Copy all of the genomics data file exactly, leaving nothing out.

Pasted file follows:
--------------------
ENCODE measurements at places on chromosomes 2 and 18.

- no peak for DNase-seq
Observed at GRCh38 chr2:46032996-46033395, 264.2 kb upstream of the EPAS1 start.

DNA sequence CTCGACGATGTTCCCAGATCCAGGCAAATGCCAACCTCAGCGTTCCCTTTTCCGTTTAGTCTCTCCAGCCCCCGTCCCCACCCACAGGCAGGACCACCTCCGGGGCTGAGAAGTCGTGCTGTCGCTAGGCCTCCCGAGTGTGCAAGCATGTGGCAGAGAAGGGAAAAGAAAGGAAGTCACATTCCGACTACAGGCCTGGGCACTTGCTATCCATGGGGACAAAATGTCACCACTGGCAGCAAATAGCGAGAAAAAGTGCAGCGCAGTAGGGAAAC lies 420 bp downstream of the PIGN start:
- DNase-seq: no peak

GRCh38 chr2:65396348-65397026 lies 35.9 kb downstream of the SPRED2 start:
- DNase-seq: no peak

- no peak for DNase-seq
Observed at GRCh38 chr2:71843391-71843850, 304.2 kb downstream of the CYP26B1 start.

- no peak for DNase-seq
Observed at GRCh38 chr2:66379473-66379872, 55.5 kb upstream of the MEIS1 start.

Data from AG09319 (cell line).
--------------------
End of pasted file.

ENCODE measurements at places on chromosomes 2 and 18.

- no peak for DNase-seq
Observed at GRCh38 chr2:46032996-46033395, 264.2 kb upstream of the EPAS1 start.

DNA sequence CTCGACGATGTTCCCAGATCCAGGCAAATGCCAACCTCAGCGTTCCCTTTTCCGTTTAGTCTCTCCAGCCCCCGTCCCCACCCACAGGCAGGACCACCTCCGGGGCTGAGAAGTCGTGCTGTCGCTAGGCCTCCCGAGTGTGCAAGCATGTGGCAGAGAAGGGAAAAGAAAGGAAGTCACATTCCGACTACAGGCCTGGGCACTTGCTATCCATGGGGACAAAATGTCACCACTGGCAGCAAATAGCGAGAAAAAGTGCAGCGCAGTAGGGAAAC lies 420 bp downstream of the PIGN start:
- DNase-seq: no peak

GRCh38 chr2:65396348-65397026 lies 35.9 kb downstream of the SPRED2 start:
- DNase-seq: no peak

- no peak for DNase-seq
Observed at GRCh38 chr2:71843391-71843850, 304.2 kb downstream of the CYP26B1 start.

- no peak for DNase-seq
Observed at GRCh38 chr2:66379473-66379872, 55.5 kb upstream of the MEIS1 start.

Data from AG09319 (cell line).